Denver foreclosures creep up, but home sales still rocketing along

2 min. read
The defunct Stapleton Airport control tower looms over the growing suburban lanscape. (Kevin J. Beaty/Denverite) stapleton airport; suburbs; homes; residential; denverite; denver; colorado; kevinjbeaty

The defunct Stapleton Airport control tower looms over the growing suburban landscape. (Kevin J. Beaty/Denverite)

How long can Denver's hot housing market last? Steve Danyliw, chairman of the Denver Metro Association of Realtors' Market Trends Committee, thinks the answer might lie in the number of distressed sales.

Quick reminder, distressed sales refer to sales of homes in poor condition and foreclosures.

"In November of 2010, 33.5 percent of sold properties were distressed sales ... compared to 0.3 percent this November. We would be hard pressed to go any lower," Danyliw wrote in DMAR's December report.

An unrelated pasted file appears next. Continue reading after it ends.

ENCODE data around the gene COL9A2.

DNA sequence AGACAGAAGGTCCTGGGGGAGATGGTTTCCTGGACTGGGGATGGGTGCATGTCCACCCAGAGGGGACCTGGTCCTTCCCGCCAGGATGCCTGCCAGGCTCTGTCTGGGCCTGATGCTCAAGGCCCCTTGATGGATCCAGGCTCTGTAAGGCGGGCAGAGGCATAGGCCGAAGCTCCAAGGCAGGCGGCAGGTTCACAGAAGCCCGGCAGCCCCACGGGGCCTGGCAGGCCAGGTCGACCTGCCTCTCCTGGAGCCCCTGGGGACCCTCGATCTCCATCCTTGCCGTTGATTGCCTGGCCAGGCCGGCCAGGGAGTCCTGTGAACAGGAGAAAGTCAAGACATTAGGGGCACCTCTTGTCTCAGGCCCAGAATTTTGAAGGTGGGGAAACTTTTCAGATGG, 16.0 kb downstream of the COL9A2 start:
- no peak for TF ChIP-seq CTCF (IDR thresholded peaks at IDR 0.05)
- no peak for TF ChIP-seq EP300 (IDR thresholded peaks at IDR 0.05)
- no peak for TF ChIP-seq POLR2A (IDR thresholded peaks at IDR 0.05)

However, Notice of Election and Demand filings, the document that starts the foreclosure process, have risen for the first time since 2009, DMAR notes.

Even a small increase in that number would still leave Denver with very few though. National reports from Clear Capital have Denver tied for the fewest distressed sales.

Meanwhile, nearly every other measure of residential home sales in November has risen when compared to this time last year.

In fact, the only measure that has decreased compared to last year is the number of active listings, which decreased 2.08 percent. That's a reflection of the long-standing observation that Denver doesn't have enough inventory to service the demand.

So as of November, the median sale price of a home in Denver is at $350,000. Good luck to you homebuyers out there.

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